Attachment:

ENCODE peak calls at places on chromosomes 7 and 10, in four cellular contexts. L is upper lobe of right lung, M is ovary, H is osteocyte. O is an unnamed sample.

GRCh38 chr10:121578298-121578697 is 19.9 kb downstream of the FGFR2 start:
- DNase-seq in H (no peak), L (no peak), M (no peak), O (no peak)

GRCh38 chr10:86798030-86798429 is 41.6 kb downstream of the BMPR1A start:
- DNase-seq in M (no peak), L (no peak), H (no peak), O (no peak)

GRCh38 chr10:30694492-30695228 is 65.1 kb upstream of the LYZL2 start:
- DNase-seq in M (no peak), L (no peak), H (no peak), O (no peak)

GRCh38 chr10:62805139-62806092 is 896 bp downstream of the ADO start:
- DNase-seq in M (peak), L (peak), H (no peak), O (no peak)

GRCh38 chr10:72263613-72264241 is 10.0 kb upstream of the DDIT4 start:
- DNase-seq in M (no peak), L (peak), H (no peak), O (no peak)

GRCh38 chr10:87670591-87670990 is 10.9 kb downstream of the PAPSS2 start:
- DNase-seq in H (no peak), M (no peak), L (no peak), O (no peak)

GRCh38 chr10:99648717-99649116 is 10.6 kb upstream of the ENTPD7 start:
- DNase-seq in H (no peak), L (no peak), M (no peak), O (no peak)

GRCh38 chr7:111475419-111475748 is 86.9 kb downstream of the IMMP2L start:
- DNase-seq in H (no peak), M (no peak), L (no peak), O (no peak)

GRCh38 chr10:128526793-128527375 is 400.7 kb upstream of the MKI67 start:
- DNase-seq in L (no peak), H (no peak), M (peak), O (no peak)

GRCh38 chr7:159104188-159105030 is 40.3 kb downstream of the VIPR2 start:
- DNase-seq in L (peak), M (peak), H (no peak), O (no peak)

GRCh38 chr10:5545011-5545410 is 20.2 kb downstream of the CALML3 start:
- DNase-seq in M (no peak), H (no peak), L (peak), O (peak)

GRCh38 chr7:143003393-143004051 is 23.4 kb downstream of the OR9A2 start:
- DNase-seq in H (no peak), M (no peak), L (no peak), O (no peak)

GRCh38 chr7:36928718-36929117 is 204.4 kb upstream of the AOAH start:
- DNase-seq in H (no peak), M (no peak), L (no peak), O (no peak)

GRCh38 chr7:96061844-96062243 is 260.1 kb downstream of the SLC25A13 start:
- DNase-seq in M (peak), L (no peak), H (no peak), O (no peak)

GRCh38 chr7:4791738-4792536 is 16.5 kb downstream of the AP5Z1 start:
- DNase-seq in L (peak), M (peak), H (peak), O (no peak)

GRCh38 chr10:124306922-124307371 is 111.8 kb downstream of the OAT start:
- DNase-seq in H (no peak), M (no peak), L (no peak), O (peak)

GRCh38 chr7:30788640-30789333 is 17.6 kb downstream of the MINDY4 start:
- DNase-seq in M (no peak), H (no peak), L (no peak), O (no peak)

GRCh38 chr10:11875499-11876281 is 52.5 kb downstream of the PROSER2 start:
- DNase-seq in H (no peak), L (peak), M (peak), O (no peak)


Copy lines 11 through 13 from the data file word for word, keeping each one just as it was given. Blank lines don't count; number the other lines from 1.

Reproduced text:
- DNase-seq in M (no peak), L (peak), H (no peak), O (no peak)

GRCh38 chr10:87670591-87670990 is 10.9 kb downstream of the PAPSS2 start:
- DNase-seq in H (no peak), M (no peak), L (no peak), O (no peak)